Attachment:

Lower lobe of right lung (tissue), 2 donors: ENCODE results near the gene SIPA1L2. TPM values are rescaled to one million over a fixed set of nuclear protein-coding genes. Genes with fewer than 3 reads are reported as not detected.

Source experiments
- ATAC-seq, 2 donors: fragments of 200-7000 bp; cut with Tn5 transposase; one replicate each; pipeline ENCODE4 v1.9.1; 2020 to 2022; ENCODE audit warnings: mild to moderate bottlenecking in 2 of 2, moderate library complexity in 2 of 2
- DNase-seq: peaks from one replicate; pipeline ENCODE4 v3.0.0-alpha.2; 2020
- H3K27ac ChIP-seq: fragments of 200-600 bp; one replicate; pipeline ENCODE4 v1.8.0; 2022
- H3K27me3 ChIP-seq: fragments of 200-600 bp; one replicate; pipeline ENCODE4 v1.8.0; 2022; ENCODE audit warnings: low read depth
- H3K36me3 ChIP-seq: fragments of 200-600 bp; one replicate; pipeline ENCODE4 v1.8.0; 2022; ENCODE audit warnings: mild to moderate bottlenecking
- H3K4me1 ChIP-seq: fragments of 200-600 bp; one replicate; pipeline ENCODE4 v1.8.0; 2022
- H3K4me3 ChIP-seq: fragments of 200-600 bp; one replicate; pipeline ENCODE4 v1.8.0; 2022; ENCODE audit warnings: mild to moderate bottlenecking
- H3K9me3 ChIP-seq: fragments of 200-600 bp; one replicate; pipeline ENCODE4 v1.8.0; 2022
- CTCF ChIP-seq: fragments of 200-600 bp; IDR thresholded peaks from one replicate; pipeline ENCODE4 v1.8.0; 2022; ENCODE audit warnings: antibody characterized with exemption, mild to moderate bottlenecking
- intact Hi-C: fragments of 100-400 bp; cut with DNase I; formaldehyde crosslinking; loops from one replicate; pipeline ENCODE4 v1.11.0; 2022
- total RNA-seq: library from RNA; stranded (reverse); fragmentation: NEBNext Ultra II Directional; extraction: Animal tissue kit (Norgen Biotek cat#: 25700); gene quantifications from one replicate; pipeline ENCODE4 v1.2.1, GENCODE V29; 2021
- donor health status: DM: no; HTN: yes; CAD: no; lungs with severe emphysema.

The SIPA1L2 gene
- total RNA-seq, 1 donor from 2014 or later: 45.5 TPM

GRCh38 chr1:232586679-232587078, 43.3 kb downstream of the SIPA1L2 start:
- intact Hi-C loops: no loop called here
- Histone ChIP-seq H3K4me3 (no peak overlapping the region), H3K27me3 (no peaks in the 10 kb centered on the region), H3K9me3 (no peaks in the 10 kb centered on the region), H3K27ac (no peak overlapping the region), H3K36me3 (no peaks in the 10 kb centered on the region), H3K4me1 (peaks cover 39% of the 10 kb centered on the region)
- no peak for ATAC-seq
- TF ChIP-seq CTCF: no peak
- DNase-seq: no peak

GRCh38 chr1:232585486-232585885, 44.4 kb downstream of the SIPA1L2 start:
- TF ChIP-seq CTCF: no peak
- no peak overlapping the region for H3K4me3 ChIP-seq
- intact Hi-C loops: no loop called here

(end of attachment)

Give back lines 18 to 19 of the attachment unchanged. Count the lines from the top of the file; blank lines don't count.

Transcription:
- intact Hi-C loops: no loop called here
- Histone ChIP-seq H3K4me3 (no peak overlapping the region), H3K27me3 (no peaks in the 10 kb centered on the region), H3K9me3 (no peaks in the 10 kb centered on the region), H3K27ac (no peak overlapping the region), H3K36me3 (no peaks in the 10 kb centered on the region), H3K4me1 (peaks cover 39% of the 10 kb centered on the region)